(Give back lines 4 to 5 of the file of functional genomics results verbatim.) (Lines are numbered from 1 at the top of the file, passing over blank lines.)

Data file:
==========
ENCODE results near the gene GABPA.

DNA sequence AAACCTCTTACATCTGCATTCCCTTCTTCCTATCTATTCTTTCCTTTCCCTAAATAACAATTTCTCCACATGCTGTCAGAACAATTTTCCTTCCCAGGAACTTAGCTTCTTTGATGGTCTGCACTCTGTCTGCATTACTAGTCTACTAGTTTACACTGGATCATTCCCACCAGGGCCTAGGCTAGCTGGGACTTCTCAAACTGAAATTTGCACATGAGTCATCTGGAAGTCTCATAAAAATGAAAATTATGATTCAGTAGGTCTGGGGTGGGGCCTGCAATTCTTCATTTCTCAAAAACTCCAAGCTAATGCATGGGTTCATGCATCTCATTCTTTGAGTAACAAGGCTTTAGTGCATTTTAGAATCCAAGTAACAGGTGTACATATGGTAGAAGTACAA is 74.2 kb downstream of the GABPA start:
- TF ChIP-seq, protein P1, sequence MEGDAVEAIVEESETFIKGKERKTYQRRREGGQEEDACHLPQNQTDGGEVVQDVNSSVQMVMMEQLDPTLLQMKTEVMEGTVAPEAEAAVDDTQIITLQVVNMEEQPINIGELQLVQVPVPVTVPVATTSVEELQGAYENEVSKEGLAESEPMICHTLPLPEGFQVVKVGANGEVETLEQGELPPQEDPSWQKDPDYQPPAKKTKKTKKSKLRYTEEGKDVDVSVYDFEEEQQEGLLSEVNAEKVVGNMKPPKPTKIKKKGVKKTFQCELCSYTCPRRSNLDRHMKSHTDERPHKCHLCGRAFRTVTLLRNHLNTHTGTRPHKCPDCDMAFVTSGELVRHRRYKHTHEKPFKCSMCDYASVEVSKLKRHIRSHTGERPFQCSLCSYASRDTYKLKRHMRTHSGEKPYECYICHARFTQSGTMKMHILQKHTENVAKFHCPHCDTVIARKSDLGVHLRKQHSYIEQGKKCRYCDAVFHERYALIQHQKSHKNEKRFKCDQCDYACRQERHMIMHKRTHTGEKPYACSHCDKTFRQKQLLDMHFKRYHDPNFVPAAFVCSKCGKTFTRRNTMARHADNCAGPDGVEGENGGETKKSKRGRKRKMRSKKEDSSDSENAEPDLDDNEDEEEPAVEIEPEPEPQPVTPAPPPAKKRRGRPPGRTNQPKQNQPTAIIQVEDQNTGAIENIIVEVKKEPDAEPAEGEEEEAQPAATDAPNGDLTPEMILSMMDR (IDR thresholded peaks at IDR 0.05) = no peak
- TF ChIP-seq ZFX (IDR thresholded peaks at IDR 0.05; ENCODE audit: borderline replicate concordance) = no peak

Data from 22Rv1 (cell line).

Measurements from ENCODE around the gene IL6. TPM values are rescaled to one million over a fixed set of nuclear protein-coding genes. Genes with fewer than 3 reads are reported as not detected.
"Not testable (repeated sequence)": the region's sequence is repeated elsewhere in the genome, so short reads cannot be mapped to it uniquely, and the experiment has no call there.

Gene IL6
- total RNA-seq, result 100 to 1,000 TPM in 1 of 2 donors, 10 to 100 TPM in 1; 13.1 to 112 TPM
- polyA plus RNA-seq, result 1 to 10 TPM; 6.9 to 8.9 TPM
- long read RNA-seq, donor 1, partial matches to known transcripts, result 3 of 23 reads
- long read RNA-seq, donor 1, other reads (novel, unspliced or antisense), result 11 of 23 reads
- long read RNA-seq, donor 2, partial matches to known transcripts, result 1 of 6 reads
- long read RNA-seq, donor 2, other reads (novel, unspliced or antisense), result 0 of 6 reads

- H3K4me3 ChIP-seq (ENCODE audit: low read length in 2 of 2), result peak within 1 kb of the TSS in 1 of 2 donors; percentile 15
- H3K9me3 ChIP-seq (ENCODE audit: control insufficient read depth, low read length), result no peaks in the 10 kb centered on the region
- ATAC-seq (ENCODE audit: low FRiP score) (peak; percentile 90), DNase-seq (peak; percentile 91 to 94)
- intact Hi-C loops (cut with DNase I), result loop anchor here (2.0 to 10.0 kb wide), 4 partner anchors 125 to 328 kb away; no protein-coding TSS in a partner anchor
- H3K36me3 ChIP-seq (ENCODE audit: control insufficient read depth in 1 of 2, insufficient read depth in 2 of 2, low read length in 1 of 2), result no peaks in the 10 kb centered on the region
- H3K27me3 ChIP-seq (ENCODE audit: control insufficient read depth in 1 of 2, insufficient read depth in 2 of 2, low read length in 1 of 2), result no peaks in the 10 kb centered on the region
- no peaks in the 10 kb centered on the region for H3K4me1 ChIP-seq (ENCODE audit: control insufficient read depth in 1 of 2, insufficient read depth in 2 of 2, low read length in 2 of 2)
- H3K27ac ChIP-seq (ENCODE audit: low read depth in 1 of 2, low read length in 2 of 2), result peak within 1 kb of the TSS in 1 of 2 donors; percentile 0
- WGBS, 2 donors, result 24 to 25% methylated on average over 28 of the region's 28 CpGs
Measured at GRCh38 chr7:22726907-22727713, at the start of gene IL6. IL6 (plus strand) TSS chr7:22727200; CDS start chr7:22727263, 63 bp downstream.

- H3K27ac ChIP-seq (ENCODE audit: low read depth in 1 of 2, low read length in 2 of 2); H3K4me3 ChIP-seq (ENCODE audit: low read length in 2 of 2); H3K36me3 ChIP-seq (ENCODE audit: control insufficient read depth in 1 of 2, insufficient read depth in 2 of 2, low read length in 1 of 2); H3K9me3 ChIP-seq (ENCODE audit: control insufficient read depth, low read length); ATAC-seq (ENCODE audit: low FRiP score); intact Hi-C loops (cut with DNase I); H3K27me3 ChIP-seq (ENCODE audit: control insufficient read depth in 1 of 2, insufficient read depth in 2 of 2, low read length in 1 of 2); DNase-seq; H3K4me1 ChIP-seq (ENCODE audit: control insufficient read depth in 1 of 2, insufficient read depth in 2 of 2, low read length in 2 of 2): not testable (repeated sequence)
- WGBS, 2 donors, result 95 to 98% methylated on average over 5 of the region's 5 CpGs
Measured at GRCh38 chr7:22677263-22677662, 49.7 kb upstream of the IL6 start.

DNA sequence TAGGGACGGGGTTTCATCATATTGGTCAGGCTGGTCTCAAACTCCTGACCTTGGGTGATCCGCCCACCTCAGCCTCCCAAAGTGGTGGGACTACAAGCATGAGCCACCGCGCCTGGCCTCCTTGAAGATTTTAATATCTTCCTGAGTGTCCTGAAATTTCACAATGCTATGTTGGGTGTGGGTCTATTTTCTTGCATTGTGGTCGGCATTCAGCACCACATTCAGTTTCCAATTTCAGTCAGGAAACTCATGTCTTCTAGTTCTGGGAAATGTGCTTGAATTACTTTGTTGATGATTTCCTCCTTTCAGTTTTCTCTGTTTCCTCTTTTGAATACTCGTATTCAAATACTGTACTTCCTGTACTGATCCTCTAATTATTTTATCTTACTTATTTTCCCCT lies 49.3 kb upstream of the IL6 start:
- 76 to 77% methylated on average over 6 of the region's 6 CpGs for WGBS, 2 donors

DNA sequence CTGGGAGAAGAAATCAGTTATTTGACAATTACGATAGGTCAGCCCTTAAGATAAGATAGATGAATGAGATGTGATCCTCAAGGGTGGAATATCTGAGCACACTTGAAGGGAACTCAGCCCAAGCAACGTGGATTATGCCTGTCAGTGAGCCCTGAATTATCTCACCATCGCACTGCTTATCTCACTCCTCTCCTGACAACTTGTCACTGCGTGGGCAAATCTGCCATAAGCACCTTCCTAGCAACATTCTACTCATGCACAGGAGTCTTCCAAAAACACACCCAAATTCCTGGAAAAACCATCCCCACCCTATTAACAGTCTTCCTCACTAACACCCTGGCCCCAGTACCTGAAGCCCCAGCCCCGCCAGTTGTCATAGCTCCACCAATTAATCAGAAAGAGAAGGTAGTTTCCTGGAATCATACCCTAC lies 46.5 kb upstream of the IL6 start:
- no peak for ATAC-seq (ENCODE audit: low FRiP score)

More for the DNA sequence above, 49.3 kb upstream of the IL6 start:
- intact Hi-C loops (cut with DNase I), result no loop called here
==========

- TF ChIP-seq ZFX (IDR thresholded peaks at IDR 0.05; ENCODE audit: borderline replicate concordance) = no peak

Data from 22Rv1 (cell line).